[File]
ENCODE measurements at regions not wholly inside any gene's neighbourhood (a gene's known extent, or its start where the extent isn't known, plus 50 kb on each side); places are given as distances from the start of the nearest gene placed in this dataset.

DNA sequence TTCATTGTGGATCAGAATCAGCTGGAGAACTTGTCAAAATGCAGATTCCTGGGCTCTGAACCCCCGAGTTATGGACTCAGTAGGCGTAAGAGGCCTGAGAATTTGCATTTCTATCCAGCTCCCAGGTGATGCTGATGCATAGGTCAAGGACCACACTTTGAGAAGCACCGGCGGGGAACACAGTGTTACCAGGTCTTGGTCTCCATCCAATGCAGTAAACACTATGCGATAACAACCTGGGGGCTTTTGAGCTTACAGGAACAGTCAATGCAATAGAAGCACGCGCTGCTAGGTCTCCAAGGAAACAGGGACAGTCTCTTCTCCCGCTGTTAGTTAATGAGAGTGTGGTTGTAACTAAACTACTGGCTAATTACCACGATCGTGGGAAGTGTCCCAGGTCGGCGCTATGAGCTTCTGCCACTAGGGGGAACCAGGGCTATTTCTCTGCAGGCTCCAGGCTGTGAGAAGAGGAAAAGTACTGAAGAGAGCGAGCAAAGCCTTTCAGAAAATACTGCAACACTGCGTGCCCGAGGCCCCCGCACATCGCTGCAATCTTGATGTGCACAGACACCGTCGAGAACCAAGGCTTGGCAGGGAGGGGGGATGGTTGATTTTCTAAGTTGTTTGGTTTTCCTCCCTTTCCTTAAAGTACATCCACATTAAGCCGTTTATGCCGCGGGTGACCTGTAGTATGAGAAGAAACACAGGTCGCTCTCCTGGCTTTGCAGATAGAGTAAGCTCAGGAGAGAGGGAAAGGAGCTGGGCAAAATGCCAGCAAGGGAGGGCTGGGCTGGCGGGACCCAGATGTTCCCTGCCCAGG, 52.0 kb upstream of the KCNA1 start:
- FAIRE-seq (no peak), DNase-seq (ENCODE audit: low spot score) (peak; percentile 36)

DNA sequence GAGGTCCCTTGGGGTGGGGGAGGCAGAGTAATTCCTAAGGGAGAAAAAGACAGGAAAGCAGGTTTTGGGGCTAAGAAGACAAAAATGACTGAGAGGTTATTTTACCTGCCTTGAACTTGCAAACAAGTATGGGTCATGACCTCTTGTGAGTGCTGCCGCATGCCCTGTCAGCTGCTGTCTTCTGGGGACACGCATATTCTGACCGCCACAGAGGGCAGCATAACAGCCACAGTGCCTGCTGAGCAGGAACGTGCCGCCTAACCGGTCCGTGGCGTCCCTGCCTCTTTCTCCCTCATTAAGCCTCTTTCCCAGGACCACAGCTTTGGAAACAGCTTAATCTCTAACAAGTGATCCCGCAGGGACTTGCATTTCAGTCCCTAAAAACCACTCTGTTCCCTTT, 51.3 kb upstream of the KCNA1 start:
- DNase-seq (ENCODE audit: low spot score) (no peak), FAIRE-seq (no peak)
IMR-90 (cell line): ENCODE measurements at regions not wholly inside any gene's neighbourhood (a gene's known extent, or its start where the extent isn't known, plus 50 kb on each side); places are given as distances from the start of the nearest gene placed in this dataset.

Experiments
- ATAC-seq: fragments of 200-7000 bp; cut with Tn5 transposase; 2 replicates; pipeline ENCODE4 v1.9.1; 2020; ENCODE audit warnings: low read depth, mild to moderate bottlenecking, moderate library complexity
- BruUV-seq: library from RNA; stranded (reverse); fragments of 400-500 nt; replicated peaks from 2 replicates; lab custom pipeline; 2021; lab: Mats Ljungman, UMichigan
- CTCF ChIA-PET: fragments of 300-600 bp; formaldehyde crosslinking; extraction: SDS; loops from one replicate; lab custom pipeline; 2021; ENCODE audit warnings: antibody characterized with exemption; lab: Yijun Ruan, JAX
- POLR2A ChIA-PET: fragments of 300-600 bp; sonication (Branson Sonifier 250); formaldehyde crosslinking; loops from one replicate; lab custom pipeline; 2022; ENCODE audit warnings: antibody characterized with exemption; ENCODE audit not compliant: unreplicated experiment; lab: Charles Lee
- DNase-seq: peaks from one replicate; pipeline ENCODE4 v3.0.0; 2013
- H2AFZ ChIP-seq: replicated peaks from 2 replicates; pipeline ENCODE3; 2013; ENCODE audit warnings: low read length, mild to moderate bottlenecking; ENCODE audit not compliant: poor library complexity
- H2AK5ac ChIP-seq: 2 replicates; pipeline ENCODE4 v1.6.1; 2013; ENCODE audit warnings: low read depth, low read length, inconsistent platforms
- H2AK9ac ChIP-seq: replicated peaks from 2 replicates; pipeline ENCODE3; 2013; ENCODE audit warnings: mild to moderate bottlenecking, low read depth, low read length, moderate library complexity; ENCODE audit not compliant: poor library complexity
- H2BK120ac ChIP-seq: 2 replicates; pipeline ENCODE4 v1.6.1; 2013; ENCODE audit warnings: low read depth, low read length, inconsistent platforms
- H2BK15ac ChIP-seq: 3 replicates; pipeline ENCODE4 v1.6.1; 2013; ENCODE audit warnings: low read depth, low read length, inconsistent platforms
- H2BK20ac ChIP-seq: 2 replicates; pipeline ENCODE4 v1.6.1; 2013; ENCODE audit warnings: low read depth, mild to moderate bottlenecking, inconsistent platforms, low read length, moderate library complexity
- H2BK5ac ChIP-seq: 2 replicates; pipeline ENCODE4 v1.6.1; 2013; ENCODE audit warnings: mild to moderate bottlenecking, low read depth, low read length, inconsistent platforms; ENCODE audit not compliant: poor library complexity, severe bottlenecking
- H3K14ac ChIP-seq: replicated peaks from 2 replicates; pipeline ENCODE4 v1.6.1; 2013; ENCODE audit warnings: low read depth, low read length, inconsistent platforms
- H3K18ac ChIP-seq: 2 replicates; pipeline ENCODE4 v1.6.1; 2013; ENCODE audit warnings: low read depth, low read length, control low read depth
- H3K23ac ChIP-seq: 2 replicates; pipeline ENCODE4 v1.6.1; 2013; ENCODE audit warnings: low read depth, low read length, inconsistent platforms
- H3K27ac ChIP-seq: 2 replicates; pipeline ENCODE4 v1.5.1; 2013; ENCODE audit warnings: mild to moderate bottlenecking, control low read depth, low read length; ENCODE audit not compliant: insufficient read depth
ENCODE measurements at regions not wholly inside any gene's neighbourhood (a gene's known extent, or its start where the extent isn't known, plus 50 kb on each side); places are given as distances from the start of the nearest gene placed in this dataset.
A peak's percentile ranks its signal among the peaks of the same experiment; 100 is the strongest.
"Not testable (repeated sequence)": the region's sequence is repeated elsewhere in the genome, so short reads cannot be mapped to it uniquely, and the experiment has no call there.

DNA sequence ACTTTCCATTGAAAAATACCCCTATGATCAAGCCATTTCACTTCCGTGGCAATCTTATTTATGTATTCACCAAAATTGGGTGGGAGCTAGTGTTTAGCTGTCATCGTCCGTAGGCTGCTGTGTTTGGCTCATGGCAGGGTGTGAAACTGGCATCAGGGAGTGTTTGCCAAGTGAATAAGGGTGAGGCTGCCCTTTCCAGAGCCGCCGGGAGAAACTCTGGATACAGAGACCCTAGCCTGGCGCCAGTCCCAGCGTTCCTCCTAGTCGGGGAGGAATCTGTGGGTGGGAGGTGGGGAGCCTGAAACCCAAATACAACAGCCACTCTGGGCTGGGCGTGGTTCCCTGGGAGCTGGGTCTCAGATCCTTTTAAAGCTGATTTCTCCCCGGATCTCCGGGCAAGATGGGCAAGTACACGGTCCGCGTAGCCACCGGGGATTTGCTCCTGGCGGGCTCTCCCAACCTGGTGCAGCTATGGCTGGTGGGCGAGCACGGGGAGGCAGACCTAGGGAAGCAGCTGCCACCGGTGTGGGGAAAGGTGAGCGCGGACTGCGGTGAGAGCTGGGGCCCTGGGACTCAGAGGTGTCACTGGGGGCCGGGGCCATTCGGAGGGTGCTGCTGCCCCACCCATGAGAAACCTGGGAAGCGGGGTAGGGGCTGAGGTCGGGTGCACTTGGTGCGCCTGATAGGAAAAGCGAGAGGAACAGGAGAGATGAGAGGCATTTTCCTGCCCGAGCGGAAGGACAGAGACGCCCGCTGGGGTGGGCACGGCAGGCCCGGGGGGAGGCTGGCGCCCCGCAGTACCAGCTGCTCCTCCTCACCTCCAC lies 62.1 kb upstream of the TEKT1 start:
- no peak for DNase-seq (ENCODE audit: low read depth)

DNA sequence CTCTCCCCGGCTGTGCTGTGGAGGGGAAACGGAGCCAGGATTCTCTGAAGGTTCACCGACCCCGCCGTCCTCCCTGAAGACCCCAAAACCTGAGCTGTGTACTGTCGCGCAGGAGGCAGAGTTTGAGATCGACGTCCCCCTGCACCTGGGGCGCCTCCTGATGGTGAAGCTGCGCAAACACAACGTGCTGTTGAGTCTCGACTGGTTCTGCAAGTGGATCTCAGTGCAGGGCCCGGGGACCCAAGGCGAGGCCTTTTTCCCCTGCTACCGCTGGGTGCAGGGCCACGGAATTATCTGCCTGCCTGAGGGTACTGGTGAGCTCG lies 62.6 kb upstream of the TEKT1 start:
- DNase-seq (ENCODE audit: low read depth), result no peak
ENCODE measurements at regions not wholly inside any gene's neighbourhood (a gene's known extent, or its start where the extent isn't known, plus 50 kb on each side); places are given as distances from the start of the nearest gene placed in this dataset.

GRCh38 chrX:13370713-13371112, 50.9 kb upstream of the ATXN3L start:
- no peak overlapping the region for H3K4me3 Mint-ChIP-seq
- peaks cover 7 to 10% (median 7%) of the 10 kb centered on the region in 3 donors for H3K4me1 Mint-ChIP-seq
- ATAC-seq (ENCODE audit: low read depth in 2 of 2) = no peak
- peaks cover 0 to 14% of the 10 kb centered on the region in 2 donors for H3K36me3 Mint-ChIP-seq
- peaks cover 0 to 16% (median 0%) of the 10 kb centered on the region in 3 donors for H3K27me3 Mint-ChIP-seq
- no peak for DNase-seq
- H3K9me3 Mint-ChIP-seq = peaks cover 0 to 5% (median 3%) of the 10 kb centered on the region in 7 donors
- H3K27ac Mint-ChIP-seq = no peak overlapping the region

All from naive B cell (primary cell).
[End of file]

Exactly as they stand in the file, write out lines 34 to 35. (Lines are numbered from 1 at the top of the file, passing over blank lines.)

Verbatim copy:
- peaks cover 7 to 10% (median 7%) of the 10 kb centered on the region in 3 donors for H3K4me1 Mint-ChIP-seq
- ATAC-seq (ENCODE audit: low read depth in 2 of 2) = no peak